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Gibbs free energy change at constant pressure is zero?

  1. Feb 19, 2012 #1
    gibbs free energy change at constant pressure is zero??

    IS gibbs free energy change at constant pressure zero?
    ΔS = q / T. At constant pressure q = ΔH so ΔS = ΔH / T
    So ΔG = ΔH - ΔH/T . T
    = 0

    I think i am wrong but where? My friend tells me that q involved in enetropy is different from the one we consider in ΔH. I dont understand this. IS heat due to entropy different from the one involved in enthalpy change
    I'm all messed up
     
  2. jcsd
  3. Feb 20, 2012 #2
    Re: gibbs free energy change at constant pressure is zero??

    In my opinion you unwittingly made two assumptions:

    1) heat is exchanged reversibly (in the definition of ΔS there is reversible heat)
    2) temperature is constant (otherwise ΔG = ΔH - TΔS does not hold, generally ΔG = ΔH - Δ(TS) )

    So you have an equilibrium situation with constant T and P in which case G is indeed constant.
     
  4. Feb 20, 2012 #3

    DrDu

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    Re: gibbs free energy change at constant pressure is zero??

    When a chemical reaction is involved
    then
    [itex] dG=Vdp-SdT+\Delta G d\xi [/itex]
    where [itex]\xi[/itex] is the reaction coordinate. So even if p and T are hold constant, G will change as a result of the chemical reaction taking place.
    The problem with using [itex]\Delta S=q/T[/itex] is that it presuposes equilibrium. However, when there is no chemical equilibrium, the formula is not applicable.
     
  5. Feb 20, 2012 #4

    DrDu

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    Re: gibbs free energy change at constant pressure is zero??

    Not quite,
    [itex]dU=TdS-pdV+\sum_i \mu_i dn_i[/itex]
    [itex]dH=TdS+Vdp+\sum_i \mu_i dn_i[/itex]
    [itex]dG=-SdT+Vdp+\sum_i \mu_i dn_i[/itex]
    so [itex]\mu_i=\partial G/\partial{n_i}|_{T,p}=\partial H/\partial {n_i}|_{S,p} [/itex] etc.

    For a reaction [itex] \sum_i \nu_i X_i=0[/itex] the reaction coordinate is defined as
    [itex] dn_i/\nu_i=d\xi [/itex] and [itex]\Delta G=\sum_i \mu_i \nu_i [/itex].
    Hence [itex]\Delta G=\partial G/\partial \xi |_{p,T}=\partial H/\partial \xi|_{p,S}[/itex]
    Now by definition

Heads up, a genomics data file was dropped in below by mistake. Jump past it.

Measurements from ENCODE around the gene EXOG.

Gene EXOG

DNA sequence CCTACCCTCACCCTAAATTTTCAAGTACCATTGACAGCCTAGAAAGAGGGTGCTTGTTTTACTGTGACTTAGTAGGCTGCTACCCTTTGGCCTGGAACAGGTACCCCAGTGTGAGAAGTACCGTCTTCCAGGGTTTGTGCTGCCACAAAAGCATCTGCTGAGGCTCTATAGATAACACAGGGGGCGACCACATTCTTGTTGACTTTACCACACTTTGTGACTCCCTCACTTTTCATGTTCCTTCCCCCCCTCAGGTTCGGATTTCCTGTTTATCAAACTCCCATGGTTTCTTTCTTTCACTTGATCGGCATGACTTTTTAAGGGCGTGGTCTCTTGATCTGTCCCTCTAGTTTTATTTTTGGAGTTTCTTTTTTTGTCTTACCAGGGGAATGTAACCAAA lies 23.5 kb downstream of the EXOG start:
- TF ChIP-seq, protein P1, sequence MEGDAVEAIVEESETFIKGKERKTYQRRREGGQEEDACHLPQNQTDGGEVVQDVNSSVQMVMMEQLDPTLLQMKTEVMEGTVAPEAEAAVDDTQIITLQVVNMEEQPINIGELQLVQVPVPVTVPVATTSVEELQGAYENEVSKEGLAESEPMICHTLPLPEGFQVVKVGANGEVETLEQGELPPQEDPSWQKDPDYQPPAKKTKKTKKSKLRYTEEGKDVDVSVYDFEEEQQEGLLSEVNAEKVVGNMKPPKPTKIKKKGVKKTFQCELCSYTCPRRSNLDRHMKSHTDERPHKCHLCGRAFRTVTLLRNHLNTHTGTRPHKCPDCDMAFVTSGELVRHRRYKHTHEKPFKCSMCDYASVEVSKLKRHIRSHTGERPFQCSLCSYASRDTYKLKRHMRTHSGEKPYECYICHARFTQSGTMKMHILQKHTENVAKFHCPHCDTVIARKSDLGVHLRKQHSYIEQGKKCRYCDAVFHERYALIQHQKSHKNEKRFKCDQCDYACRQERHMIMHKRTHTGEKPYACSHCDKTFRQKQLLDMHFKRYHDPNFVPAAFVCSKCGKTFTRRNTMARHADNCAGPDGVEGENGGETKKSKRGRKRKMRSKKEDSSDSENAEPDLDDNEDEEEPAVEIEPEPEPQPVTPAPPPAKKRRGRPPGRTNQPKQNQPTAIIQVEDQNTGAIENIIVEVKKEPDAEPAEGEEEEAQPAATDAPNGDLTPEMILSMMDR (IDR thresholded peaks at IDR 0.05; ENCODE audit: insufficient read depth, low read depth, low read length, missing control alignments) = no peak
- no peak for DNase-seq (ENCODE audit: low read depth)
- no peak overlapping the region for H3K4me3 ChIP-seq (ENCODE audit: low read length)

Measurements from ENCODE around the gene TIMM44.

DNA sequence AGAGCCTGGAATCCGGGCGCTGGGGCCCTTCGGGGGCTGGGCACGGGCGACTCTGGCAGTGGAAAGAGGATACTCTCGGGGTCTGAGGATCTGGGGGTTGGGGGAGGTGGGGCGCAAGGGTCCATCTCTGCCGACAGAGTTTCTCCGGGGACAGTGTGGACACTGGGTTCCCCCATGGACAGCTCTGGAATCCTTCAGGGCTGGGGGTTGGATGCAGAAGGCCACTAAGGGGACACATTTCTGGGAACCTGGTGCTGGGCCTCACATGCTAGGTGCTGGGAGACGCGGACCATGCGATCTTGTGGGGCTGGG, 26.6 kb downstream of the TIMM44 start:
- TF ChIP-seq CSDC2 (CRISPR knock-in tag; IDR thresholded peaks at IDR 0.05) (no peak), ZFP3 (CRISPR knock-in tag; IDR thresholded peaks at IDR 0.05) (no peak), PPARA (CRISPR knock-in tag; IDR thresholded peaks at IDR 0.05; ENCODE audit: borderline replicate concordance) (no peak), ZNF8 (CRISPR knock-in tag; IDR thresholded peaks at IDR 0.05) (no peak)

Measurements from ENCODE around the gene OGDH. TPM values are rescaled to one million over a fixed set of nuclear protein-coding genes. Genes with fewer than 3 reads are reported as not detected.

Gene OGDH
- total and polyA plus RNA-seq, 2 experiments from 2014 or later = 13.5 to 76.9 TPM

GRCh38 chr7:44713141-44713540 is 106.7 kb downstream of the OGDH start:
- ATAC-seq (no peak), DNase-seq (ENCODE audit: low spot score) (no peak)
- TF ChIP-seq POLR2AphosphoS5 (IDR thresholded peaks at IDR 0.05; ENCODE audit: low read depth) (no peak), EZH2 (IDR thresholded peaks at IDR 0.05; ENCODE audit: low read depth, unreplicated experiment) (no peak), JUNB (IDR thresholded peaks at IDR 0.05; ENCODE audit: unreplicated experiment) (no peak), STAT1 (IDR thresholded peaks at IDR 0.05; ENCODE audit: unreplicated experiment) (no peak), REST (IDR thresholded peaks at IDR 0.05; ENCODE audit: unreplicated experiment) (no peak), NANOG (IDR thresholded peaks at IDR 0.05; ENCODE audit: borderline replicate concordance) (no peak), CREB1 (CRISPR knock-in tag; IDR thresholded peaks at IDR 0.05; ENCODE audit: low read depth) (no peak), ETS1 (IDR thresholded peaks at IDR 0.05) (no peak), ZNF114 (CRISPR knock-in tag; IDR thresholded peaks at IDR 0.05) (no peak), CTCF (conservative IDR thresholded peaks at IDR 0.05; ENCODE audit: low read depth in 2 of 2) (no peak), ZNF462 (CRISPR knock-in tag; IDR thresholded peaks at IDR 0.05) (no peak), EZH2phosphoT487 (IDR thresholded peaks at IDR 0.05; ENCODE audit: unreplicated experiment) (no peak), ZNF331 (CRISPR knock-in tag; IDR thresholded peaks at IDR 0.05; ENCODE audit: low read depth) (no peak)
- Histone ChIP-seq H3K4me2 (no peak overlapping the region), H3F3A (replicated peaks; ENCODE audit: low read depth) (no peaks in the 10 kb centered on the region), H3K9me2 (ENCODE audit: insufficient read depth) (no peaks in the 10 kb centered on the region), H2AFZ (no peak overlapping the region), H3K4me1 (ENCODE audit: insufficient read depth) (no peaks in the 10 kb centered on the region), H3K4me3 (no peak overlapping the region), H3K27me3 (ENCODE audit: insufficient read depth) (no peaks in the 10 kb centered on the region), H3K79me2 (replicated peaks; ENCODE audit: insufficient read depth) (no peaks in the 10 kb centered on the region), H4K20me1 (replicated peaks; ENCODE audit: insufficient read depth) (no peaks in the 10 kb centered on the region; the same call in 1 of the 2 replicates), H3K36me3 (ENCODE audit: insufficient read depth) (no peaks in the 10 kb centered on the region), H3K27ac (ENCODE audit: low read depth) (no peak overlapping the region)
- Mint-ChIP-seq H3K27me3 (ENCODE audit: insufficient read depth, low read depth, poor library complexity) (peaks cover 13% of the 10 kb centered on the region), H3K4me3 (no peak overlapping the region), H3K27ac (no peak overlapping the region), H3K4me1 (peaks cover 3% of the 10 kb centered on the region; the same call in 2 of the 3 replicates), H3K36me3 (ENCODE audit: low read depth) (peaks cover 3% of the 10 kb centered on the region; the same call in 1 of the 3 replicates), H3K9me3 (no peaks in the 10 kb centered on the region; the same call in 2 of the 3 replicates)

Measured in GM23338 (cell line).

[itex]\Delta H\equiv \partial H /\partial \xi|_{p,T}=\partial H /\partial \xi|_{p,S}+\partial H/\partial S|_{p,\xi}\partial S/\partial \xi|_{p,T}=\Delta G+T\Delta S[/itex] as [itex]\partial S/\partial \xi|_{p,T}\equiv \Delta S[/itex]. So ΔG = ΔH - TΔS holds always.
     
  6. Feb 20, 2012 #5
    Re: gibbs free energy change at constant pressure is zero??

    You confuse Δ for the total change of a state variable (what I use in my posts) with the derivative (slope) of the variable with respect to the reaction extent, which is unfortunately denoted by Δ as well, nonetheless, there should be subscript r (like reaction) in that case - to distinguish from mere change.

    My arguments are independent on the process happening in the system, be it chemical reaction or anything else. If Δ is just change (what is it's original meaning), then ΔG = ΔH - TΔS cannot hold always which is seen immediately from the mere fact that with varying temperature we wouldn't know what value from the range should be used for T:-)

    To sum up: we are not in disagreement, we just interpret the question differently. I believe the asker was refering to simple change by Δ, not to the above-mentioned differential quantity, am I right?
     
  7. Feb 20, 2012 #6

    DrDu

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    Re: gibbs free energy change at constant pressure is zero??

    Asym,

    of course you are right. My impression is that this kind of questions mostly arise because people don't know the difference of the simple [itex] \Delta G[/itex] and the partial free energy change [itex]\Delta_r G[/itex], with chemists having mostly the second one in mind.
     
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